The People of Paper by Salvador Plascencia – Book Review

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6391265Published by Bloomsbury in 2006

Format: Paperback

Pages: 245

 

I have read many books but nothing quite like the People of Paper. With elements of magical realism, Salvador Plascencia tells a story of an authors battle against his emotions and his characters in his novel. In this book characters have a life of their own and rage war against Saturn (their name for the author).

 

The unique thing I like about this book is that each character has their own story. The book is formatted on some chapters into columns, each one for an individual character. For example the first column could be the author’s narration, and then the second column  could be Little Merced’s narrating who own story. The switching between characters in this style is unique and helps weave a spellbinding story that works only on paper.

 

The People of Paper is a book that deserves to be re-read to experience the story in a different way. Kafka on the Shore and The Night Circus are two other books that spring to mind when thinking about books that have layers of deeper meaning. Magical realism is a genre that allows me to forget about reality and get lost in the story. A woman made of paper made sense in the context of a fairy tale kind of way.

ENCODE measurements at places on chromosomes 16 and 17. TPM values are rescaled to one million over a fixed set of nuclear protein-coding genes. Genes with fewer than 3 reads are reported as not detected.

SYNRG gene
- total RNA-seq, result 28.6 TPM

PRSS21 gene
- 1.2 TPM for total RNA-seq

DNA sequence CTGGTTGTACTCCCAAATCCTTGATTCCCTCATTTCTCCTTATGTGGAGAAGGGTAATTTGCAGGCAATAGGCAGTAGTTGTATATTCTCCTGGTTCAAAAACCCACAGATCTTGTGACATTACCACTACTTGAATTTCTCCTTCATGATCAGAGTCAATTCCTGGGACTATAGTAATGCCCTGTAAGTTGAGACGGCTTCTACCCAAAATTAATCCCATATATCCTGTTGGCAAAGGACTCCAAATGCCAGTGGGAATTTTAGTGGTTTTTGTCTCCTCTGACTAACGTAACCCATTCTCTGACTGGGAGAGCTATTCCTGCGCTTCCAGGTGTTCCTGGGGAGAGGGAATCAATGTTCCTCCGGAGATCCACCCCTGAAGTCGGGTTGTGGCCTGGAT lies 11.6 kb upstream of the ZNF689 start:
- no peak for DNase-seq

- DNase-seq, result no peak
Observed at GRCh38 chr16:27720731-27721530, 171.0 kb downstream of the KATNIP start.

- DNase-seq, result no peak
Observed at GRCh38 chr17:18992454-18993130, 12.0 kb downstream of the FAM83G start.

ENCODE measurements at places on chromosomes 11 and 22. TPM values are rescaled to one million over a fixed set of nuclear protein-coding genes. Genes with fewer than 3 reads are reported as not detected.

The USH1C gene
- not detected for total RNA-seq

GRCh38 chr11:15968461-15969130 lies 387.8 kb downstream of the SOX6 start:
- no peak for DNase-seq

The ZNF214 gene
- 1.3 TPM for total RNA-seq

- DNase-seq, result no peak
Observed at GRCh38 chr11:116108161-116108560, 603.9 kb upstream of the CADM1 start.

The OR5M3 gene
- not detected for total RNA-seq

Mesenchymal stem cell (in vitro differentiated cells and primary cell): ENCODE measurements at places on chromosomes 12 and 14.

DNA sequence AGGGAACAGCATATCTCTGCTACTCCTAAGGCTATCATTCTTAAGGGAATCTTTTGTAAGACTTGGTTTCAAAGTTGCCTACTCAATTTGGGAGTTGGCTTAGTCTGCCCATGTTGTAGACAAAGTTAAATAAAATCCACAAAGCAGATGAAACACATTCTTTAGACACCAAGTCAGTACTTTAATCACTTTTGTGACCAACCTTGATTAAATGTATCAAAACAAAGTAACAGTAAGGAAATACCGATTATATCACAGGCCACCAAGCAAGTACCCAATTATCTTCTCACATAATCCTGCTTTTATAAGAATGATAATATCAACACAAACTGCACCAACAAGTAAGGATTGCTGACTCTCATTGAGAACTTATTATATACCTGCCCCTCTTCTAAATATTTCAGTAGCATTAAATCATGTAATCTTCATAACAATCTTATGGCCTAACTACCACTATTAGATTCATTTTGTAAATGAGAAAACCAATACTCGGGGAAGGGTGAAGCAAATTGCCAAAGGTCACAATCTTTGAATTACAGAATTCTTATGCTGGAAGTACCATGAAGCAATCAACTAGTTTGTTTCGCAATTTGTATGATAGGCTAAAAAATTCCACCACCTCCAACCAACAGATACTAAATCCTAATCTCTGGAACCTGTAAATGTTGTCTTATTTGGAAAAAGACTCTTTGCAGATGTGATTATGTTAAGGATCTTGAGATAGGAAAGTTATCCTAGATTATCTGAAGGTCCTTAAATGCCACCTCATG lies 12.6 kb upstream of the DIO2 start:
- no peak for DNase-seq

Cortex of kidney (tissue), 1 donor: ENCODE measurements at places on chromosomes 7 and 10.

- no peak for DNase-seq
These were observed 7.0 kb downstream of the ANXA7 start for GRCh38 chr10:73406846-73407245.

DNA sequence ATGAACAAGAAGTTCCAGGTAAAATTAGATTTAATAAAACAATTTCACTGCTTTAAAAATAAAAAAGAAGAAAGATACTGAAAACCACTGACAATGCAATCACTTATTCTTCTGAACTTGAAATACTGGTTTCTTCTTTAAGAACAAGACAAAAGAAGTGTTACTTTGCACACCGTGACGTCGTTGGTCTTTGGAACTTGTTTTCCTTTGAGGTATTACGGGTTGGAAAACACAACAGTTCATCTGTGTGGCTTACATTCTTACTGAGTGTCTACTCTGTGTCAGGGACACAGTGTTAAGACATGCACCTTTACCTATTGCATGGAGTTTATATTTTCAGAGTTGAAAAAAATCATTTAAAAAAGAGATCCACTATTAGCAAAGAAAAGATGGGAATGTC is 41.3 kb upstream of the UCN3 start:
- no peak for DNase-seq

This book is difficult review without giving too much away. The novel is experimental, full of many individual narratives that loosely relate to each other. The main problem with this novel is that the continuous shifting of narrative can confuse the reader. Also, the introduction of very minor characters like Rita Hayworth, feels unnecessary and fails to advance the main story.

 

The People of Paper focuses a lot on religion and the culture that surrounds it. The religious imagery in this book helps paint a picture of the culture in Mexico and in towns in California with a high Mexican population. I read a lot of fiction written by British or American authors so it was nice to read a novel that was written by a person born in Mexico, though he moved to El Monte, near Los Angeles at a young age.

 

To summarise, The People of Paper is an experimental novel, which can be described as magical realism. The battle between the characters from the book and the author makes an interesting and creative story. The formatting of the book just about worked. The only negative in this novel is the inclusion of too many narratives, some that add very little to the story.

 

Rating: 3.8/5 stars

 

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